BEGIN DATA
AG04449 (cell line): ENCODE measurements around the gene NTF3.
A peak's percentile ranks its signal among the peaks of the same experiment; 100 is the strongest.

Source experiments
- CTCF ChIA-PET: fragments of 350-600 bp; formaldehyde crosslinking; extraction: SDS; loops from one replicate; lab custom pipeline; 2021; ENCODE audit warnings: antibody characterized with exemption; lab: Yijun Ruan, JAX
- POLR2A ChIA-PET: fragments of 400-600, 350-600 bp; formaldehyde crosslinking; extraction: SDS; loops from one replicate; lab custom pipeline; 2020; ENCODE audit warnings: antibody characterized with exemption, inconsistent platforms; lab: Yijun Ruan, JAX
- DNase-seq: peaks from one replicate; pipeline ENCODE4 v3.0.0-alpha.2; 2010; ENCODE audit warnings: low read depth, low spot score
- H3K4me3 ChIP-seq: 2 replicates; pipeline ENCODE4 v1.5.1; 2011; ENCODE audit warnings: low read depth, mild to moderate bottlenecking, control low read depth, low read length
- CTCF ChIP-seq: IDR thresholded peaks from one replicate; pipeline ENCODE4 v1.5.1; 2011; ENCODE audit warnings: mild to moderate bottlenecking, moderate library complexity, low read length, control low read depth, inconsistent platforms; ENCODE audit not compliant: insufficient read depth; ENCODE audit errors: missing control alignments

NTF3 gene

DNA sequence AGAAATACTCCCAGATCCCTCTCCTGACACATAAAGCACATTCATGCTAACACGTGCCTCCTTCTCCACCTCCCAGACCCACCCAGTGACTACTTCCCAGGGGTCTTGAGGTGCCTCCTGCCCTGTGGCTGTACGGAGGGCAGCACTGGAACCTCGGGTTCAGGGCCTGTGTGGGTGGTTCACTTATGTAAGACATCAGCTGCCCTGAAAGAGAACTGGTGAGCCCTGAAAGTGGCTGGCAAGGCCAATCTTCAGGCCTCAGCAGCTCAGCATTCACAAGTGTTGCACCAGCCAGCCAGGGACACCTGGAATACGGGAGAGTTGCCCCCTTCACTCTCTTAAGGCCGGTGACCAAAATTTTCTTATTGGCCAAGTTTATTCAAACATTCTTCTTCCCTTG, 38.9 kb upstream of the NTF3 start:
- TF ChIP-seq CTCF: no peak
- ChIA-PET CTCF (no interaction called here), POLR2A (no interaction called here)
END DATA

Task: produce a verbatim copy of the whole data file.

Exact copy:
AG04449 (cell line): ENCODE measurements around the gene NTF3.
A peak's percentile ranks its signal among the peaks of the same experiment; 100 is the strongest.

Source experiments
- CTCF ChIA-PET: fragments of 350-600 bp; formaldehyde crosslinking; extraction: SDS; loops from one replicate; lab custom pipeline; 2021; ENCODE audit warnings: antibody characterized with exemption; lab: Yijun Ruan, JAX
- POLR2A ChIA-PET: fragments of 400-600, 350-600 bp; formaldehyde crosslinking; extraction: SDS; loops from one replicate; lab custom pipeline; 2020; ENCODE audit warnings: antibody characterized with exemption, inconsistent platforms; lab: Yijun Ruan, JAX
- DNase-seq: peaks from one replicate; pipeline ENCODE4 v3.0.0-alpha.2; 2010; ENCODE audit warnings: low read depth, low spot score
- H3K4me3 ChIP-seq: 2 replicates; pipeline ENCODE4 v1.5.1; 2011; ENCODE audit warnings: low read depth, mild to moderate bottlenecking, control low read depth, low read length
- CTCF ChIP-seq: IDR thresholded peaks from one replicate; pipeline ENCODE4 v1.5.1; 2011; ENCODE audit warnings: mild to moderate bottlenecking, moderate library complexity, low read length, control low read depth, inconsistent platforms; ENCODE audit not compliant: insufficient read depth; ENCODE audit errors: missing control alignments

NTF3 gene

DNA sequence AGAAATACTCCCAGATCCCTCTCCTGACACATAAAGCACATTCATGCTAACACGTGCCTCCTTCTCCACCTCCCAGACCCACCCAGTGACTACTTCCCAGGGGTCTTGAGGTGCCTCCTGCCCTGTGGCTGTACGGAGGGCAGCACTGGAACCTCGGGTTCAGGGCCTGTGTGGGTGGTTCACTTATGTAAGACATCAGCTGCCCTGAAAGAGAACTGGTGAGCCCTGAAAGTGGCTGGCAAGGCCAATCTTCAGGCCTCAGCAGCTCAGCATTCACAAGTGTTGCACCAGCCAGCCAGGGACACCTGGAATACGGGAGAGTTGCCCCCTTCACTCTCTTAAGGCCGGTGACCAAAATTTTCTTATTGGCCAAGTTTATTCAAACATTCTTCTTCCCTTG, 38.9 kb upstream of the NTF3 start:
- TF ChIP-seq CTCF: no peak
- ChIA-PET CTCF (no interaction called here), POLR2A (no interaction called here)